The Common Ills

Saturday, June 25, 2016
Iraq snapshot

Iraq snapshot

Saturday, June 25, 2016.  Chaos and violence continue, the persecution of journalists in Iraq, continue, the persecution of Sunnis continue, Barack Obama's VA continues to be inept, there is still no seamless, electronic record for US service members, and much more.

US President Barack Obama backed Haider al-Abadi to become the new prime minister of Iraq.

How's that working out?

Not to well.

In the latest setback, Iraqi journalist Abdul Aziz has been arrested

. . . for reporting

. . . the truth.

Muhanad Seloom Retweeted ابو محمد
After reporting Shia militias looting and burning houses in Fallujah, Iraqi journalist is arrested by gov.
Muhanad Seloom added,

Iraqi journalist arrested by ISF after reporting militias' crimes in Fallujah.

Abdul Aziz is only the latest journalist to be attacked in Iraq for reporting the truth.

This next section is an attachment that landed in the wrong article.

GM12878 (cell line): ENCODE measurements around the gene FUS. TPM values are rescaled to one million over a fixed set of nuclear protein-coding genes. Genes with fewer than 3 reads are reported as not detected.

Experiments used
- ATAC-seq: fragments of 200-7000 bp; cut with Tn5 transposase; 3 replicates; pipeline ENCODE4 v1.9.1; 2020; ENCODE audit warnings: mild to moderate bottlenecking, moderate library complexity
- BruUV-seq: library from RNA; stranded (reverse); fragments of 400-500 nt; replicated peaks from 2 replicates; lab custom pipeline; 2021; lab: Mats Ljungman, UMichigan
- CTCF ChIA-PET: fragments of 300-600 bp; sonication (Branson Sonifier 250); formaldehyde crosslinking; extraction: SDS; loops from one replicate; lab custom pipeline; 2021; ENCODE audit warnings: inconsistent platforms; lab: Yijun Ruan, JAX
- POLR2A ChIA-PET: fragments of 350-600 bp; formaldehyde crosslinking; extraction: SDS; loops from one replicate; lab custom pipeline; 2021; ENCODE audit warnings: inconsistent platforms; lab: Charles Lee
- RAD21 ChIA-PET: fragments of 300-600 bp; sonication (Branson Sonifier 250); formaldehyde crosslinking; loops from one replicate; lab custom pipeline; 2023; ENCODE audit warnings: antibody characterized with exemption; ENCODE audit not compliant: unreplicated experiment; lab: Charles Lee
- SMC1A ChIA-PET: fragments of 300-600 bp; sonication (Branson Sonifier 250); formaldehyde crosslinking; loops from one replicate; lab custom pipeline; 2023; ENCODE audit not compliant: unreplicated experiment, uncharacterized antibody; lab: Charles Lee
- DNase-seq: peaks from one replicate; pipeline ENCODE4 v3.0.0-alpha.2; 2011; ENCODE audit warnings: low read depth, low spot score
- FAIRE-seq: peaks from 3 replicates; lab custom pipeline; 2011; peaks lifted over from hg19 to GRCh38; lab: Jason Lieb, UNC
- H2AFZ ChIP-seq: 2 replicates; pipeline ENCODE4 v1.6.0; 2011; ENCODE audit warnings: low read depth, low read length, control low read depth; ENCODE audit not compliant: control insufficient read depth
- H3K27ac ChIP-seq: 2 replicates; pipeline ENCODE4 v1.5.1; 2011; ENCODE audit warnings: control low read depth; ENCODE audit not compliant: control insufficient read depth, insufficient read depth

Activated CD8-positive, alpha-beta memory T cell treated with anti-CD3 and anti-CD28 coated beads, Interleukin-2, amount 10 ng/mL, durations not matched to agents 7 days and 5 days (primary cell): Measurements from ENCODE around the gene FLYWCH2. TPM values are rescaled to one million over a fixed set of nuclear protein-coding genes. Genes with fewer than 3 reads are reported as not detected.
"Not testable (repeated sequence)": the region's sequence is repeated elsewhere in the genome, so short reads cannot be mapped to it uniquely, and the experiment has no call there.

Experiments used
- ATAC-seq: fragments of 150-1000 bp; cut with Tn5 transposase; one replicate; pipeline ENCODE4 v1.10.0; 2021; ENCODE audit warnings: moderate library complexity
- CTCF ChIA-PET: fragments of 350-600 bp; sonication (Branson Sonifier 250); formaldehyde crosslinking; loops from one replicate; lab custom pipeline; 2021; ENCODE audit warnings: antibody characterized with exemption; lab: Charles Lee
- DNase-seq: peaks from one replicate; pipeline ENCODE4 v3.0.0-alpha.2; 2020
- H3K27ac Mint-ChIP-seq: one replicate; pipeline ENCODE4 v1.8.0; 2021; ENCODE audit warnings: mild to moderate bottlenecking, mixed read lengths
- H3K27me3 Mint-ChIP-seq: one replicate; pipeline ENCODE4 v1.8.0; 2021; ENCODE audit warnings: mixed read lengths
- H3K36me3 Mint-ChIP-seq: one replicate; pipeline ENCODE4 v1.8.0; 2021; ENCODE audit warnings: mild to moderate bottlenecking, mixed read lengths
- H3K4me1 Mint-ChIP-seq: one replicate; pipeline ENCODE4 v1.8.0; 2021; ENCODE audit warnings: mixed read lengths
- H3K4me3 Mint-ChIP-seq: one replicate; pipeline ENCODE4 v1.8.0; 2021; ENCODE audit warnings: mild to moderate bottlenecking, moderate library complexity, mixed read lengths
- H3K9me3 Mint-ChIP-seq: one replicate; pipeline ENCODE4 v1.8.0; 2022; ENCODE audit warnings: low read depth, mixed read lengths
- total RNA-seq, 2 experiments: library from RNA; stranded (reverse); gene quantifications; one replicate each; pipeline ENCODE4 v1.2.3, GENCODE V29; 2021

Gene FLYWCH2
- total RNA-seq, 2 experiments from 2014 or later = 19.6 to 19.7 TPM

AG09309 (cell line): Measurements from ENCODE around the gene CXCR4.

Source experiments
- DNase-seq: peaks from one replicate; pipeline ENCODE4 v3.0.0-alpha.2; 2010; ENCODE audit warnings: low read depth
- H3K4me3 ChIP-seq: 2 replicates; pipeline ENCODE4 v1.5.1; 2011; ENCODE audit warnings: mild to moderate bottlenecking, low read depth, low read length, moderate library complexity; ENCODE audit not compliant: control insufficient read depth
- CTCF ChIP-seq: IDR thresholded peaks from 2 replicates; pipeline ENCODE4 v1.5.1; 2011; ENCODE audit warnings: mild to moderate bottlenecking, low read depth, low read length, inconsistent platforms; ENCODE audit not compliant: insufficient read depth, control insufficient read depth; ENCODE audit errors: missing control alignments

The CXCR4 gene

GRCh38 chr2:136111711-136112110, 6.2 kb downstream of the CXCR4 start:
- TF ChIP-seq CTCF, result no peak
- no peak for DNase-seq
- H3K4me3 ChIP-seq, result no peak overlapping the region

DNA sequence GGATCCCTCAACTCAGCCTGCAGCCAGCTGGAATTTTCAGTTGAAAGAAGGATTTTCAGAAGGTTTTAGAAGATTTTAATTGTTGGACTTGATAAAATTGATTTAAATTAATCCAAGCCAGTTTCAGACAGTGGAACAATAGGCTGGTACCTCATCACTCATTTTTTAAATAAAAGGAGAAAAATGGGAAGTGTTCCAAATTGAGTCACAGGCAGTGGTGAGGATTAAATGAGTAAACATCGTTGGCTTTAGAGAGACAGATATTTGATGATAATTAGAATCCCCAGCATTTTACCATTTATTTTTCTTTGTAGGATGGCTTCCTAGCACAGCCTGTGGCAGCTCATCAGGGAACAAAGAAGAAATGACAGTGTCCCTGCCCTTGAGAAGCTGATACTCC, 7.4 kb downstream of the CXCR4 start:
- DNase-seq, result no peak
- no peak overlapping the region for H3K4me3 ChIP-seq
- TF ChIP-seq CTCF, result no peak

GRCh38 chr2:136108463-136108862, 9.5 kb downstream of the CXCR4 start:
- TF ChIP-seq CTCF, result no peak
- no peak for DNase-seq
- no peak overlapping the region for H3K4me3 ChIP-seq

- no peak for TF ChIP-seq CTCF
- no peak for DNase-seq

Adnan Abu Zeed (AL-MONITOR) notes some previous attacks:

Alhadath daily newspaper reported April 5 that Baghdad-based journalist Diyaa Hussein was beaten by an unknown armed group after he exposed corruption involving the Iraqi Police Sports Club.
On Feb. 4, journalist Hadi al-Anbak accused businessman Salem Abdel Ayman Zaher of threatening to kill him because the reporter exposed alleged corruption in agricultural land investment projects in which Zaher is involved.
On May 20, 2015, Egypt Today reported that Kirkuk-based journalist Mohammad Mowaffaq told authorities he had received death threats, and unknown armed men had stopped him in his car and threatened to cut out his tongue if he didn't quit journalism. The threats followed his investigative report on illegal arms trade.
On April 15, 2015, the Iraq Journalists Syndicate (IJS) reported TV journalist Ahmad al-Jassem was threatened, assaulted and detained for hours by some members of security forces in Babil province, south of Baghdad. He had recently reported on the lack of services in the country.